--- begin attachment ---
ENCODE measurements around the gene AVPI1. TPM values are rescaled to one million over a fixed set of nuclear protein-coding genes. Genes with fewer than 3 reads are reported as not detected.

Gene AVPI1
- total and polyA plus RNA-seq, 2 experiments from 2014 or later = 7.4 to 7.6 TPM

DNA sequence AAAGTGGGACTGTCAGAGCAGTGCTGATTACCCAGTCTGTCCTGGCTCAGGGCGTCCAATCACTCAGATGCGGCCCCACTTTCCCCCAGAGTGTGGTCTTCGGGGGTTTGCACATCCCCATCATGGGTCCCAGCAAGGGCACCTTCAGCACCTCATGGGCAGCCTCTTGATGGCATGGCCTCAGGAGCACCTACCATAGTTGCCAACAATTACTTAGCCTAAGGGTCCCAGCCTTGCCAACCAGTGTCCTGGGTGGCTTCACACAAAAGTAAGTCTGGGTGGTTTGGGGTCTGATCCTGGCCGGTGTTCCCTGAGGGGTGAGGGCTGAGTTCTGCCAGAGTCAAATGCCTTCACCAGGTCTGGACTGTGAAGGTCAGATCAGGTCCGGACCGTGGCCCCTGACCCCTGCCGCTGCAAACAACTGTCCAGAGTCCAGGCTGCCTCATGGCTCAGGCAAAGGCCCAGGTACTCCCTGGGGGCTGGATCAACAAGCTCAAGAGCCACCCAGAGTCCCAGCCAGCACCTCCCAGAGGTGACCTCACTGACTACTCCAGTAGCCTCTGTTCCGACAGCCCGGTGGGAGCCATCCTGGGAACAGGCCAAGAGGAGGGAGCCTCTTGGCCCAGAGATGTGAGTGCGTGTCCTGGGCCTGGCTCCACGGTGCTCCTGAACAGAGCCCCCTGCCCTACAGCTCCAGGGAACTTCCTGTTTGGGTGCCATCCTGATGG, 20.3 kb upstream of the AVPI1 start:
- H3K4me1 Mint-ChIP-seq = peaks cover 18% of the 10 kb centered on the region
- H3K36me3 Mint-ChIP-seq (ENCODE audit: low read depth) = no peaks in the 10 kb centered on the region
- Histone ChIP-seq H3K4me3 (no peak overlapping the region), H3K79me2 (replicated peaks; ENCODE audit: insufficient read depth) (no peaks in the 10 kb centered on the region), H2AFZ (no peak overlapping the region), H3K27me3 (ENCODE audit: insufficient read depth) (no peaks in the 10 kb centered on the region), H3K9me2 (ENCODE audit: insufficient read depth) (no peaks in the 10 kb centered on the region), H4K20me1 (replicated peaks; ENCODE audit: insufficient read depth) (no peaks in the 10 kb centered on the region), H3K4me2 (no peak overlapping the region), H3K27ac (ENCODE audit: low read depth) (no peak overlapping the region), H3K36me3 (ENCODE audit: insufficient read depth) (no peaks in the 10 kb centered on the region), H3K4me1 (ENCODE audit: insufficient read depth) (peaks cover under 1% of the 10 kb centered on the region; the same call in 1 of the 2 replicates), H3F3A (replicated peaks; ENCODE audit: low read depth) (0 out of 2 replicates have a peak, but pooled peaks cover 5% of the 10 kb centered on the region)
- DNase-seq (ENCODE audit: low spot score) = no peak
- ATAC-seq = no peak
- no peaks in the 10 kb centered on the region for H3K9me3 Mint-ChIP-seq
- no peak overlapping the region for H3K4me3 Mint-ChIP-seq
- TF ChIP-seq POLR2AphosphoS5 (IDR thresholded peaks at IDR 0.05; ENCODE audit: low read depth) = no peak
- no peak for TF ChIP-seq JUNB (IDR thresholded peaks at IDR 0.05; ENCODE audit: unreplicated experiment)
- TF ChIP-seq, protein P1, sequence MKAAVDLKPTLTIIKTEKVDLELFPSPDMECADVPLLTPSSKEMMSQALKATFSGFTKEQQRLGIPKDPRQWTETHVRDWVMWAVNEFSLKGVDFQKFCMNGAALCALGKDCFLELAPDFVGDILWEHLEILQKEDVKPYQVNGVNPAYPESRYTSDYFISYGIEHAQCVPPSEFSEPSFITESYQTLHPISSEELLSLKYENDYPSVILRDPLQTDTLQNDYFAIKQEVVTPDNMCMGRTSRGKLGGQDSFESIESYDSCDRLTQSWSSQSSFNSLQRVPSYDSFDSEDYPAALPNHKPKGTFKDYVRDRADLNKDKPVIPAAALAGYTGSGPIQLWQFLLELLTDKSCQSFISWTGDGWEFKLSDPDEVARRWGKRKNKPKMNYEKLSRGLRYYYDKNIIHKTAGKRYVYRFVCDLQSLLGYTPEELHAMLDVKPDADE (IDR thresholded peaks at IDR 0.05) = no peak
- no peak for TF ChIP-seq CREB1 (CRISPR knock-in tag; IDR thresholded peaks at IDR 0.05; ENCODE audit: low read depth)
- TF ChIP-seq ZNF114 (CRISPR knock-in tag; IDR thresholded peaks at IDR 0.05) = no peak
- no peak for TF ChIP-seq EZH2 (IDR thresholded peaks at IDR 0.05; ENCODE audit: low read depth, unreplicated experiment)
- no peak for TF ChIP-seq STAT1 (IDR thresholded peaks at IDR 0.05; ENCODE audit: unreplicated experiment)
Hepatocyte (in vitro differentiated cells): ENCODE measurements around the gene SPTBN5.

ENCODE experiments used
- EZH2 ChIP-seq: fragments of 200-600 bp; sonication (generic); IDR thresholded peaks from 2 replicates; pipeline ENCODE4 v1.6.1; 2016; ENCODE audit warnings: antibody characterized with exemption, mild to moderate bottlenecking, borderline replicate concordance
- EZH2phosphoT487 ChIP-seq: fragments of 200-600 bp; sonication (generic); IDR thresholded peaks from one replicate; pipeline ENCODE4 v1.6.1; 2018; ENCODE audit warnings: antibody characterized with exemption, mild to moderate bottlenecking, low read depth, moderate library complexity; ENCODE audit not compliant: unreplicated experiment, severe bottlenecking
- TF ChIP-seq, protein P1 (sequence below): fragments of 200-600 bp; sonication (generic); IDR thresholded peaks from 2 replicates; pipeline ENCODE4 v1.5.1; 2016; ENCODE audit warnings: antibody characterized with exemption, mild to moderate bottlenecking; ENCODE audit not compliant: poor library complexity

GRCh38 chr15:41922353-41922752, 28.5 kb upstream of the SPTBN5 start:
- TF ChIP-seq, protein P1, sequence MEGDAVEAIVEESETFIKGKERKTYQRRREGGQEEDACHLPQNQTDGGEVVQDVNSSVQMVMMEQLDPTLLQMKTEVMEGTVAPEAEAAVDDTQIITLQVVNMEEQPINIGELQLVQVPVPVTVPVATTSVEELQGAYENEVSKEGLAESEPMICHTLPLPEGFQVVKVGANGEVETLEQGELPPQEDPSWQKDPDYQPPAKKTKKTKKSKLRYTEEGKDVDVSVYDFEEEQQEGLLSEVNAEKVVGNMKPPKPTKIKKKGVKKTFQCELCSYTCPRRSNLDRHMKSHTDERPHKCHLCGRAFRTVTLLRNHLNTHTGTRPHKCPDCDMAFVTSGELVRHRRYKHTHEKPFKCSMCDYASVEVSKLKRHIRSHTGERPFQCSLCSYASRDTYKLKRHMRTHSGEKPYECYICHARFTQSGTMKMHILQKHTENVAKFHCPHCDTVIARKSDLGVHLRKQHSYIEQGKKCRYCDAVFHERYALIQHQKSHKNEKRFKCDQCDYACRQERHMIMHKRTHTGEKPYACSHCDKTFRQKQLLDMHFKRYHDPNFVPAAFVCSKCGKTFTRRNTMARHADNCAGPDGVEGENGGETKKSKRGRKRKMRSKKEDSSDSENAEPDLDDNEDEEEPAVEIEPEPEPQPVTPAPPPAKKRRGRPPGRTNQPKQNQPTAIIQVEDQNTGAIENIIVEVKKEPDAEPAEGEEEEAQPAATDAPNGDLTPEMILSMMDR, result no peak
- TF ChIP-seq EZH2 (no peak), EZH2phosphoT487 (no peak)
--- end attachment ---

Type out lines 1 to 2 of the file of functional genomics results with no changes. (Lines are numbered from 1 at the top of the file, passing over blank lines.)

ENCODE measurements around the gene AVPI1. TPM values are rescaled to one million over a fixed set of nuclear protein-coding genes. Genes with fewer than 3 reads are reported as not detected.

Gene AVPI1